The biggest corporate failure ever in British history occurred in 2008 with very little forewarning. The management of HBOS, a major national bank with a long history of prudence prior to the merger in 2001, were allowed to act incompetently. Auditors and regulators failed to act, ignoring a key senior whistleblower, and the ‘competitive’ stock market failed to spot management failure in time.
This book is the first academic study of this collapse, uncovering some surprising evidence on the power and politics of large financial institutions. It details the processes and degrees to which financial challenge and regulation are undermined by this power. The research exposes a pro-active process of regulatory risk management by these institutions; the ease with which auditors and regulators can be captured; and how politicians and investors can be all too happy to hop on the stock market and management spin ride – with other people’s money. The study questions the ideology and politics which supported and encouraged the management hubris, raising profound questions about the ‘politics’ of the academic disciplines of banking, finance and accounting today, and the theories they underpin.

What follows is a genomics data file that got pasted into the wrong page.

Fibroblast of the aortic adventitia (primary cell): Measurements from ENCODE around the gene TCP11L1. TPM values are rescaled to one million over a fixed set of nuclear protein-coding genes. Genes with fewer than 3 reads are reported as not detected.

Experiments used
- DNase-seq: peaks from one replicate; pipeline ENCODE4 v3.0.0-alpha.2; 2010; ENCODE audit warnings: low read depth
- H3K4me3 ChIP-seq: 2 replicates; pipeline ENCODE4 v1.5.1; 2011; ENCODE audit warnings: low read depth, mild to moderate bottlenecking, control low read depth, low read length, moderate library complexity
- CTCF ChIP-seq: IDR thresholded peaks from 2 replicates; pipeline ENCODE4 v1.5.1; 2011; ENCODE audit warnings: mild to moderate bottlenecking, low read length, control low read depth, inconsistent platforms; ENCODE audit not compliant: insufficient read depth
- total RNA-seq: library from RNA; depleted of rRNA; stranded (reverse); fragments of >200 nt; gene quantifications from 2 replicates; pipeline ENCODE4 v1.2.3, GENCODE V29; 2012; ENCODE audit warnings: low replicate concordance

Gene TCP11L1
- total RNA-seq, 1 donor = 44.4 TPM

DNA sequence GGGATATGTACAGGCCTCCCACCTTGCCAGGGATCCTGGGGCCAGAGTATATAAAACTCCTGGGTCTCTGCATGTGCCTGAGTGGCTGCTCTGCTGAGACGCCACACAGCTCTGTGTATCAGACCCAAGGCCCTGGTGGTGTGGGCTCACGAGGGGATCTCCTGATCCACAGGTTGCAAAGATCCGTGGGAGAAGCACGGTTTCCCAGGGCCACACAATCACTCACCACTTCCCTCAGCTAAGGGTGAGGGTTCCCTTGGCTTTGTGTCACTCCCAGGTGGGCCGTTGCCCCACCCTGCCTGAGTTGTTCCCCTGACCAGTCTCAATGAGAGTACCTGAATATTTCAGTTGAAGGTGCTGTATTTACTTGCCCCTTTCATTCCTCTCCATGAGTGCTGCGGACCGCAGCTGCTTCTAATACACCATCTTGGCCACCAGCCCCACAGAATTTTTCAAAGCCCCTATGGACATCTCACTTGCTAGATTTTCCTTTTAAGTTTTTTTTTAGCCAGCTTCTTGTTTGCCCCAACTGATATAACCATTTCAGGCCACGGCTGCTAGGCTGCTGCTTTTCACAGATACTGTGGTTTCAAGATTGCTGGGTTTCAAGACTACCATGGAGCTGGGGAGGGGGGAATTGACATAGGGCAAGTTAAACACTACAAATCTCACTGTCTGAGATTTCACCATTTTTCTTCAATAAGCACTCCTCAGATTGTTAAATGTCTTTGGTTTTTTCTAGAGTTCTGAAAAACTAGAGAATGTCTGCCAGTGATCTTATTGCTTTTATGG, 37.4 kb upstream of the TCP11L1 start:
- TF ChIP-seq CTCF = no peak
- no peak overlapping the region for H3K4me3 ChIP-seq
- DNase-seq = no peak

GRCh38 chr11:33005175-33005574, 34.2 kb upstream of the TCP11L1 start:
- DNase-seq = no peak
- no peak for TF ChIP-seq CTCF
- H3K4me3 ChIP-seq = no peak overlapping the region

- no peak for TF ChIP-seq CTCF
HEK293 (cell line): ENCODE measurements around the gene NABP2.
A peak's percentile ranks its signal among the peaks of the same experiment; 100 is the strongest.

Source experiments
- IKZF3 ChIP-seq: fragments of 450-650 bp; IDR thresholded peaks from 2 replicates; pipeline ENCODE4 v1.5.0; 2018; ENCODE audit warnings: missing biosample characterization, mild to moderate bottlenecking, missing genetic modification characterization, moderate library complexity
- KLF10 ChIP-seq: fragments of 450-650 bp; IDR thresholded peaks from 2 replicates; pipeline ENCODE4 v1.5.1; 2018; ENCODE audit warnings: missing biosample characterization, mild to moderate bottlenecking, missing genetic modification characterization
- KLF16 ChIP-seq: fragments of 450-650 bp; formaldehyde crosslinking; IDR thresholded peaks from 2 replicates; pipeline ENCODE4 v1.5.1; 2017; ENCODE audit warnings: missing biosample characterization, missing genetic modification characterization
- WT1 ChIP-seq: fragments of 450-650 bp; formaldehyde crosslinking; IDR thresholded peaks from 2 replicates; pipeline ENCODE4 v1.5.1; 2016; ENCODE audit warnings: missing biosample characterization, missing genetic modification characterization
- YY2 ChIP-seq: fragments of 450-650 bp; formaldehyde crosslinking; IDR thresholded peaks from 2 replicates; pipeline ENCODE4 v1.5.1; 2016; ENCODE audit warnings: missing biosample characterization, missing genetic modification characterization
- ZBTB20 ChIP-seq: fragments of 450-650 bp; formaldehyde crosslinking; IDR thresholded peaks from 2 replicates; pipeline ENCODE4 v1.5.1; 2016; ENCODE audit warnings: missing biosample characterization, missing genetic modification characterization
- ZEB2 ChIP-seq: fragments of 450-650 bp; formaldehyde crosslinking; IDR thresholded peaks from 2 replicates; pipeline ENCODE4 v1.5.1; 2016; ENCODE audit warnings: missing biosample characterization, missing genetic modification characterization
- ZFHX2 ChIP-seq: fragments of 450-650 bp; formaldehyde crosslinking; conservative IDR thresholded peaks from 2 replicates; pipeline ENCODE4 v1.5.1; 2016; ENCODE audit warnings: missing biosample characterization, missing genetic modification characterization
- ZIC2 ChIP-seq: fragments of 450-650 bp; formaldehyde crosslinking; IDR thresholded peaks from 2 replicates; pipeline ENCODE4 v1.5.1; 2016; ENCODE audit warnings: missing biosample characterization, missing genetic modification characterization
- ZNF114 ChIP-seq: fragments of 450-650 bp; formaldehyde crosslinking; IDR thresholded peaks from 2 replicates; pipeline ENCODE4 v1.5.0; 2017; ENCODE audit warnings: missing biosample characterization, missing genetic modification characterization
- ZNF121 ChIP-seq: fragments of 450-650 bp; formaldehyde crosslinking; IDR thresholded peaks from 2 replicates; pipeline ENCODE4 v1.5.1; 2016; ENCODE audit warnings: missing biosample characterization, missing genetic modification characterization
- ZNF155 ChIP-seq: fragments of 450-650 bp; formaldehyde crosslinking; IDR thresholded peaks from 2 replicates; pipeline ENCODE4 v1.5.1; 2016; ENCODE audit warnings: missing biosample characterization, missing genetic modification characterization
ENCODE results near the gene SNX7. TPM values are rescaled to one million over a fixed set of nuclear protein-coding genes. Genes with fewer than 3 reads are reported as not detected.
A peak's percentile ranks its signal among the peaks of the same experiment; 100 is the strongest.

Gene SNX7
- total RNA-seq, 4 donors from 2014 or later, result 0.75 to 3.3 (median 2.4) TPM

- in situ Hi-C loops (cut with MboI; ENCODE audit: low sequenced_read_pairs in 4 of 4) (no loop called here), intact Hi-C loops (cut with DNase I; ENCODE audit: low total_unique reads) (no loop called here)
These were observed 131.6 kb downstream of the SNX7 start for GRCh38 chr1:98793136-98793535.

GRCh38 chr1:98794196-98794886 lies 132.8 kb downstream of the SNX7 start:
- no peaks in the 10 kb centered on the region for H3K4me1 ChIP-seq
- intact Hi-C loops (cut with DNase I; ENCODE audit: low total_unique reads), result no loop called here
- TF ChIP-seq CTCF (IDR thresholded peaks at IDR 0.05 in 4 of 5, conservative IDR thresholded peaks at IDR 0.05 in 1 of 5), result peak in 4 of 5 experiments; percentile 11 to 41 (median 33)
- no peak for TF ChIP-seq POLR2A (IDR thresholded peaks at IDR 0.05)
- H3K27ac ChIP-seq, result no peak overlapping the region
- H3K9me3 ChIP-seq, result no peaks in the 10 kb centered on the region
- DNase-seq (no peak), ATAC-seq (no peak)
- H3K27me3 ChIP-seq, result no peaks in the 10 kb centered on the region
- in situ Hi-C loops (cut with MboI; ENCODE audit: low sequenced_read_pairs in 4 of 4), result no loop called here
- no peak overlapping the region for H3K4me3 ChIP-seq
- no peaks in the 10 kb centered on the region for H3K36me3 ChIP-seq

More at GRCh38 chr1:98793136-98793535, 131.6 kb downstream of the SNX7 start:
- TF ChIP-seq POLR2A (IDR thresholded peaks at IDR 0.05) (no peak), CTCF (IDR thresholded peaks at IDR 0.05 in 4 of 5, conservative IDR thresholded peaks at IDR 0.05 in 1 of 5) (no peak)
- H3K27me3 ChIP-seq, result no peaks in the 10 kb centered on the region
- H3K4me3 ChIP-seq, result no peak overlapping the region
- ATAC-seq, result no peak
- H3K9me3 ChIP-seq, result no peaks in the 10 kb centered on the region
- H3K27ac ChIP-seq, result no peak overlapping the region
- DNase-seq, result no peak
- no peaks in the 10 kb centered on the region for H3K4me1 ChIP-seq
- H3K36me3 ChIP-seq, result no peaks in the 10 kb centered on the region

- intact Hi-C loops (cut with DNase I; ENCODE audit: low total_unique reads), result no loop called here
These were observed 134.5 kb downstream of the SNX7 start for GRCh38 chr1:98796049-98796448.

This account of management gone wrong is essential reading for students, researchers and professionals involved in banking, finance, credit infrastructure, economics and management studies.
‘Professor Shah has produced an unconventional, emotional and invaluable post-mortem of the ethical dimensions of the HBOS scandal. It calls on our business schools to help students cope with the deep moral challenges they are likely to face in an increasingly amoral business world. En-route, he holds up Paul Moore as the exemplar of what is needed. But the whole establishment, is implicated.’ — Andrew Phillips (Lord Phillips of Sudbury)
Foreword by Ian Fraser
2. About HBOS
3. The Politics of Risk Management
4. The Chemistry of Audit Failure
5. Regulatory Failure
6. Findings and Implications for Finance Teaching and Research